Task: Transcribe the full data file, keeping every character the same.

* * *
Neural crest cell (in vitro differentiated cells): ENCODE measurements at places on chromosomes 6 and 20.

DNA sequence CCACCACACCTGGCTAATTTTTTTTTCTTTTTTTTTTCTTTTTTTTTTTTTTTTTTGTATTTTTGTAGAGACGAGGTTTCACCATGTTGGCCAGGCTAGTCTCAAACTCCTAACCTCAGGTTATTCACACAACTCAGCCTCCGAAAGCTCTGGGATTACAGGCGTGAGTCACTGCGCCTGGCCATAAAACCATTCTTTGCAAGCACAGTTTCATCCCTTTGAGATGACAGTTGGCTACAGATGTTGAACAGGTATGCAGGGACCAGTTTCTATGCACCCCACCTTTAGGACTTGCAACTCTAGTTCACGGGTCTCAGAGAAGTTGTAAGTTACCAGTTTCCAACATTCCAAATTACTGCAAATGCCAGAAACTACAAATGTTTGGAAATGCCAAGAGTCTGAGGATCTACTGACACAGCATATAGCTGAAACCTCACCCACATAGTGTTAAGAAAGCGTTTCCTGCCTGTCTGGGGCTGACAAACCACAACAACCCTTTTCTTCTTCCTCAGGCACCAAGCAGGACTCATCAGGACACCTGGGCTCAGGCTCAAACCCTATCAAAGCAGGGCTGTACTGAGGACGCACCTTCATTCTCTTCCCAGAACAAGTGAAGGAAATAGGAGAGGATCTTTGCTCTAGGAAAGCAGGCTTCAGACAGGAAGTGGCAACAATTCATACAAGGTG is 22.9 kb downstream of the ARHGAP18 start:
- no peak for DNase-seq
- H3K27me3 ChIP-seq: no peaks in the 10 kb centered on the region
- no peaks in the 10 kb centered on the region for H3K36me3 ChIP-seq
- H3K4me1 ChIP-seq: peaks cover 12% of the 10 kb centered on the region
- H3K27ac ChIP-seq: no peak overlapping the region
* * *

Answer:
Neural crest cell (in vitro differentiated cells): ENCODE measurements at places on chromosomes 6 and 20.

DNA sequence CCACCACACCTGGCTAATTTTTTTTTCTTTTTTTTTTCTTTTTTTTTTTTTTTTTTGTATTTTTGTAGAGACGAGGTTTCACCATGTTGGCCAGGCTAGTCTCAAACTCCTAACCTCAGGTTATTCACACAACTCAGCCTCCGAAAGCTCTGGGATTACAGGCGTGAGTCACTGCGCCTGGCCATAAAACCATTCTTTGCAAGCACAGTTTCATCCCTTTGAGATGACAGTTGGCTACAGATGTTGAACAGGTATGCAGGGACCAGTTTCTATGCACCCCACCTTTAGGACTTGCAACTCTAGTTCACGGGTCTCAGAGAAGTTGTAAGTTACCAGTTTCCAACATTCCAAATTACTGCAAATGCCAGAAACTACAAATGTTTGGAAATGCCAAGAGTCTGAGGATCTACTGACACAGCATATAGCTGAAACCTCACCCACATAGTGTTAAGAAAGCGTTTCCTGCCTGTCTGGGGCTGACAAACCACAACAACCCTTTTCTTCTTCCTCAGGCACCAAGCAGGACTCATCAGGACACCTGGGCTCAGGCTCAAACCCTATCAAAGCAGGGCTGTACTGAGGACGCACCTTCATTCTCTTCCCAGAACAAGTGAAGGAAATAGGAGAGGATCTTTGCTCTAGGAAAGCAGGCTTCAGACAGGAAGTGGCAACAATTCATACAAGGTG is 22.9 kb downstream of the ARHGAP18 start:
- no peak for DNase-seq
- H3K27me3 ChIP-seq: no peaks in the 10 kb centered on the region
- no peaks in the 10 kb centered on the region for H3K36me3 ChIP-seq
- H3K4me1 ChIP-seq: peaks cover 12% of the 10 kb centered on the region
- H3K27ac ChIP-seq: no peak overlapping the region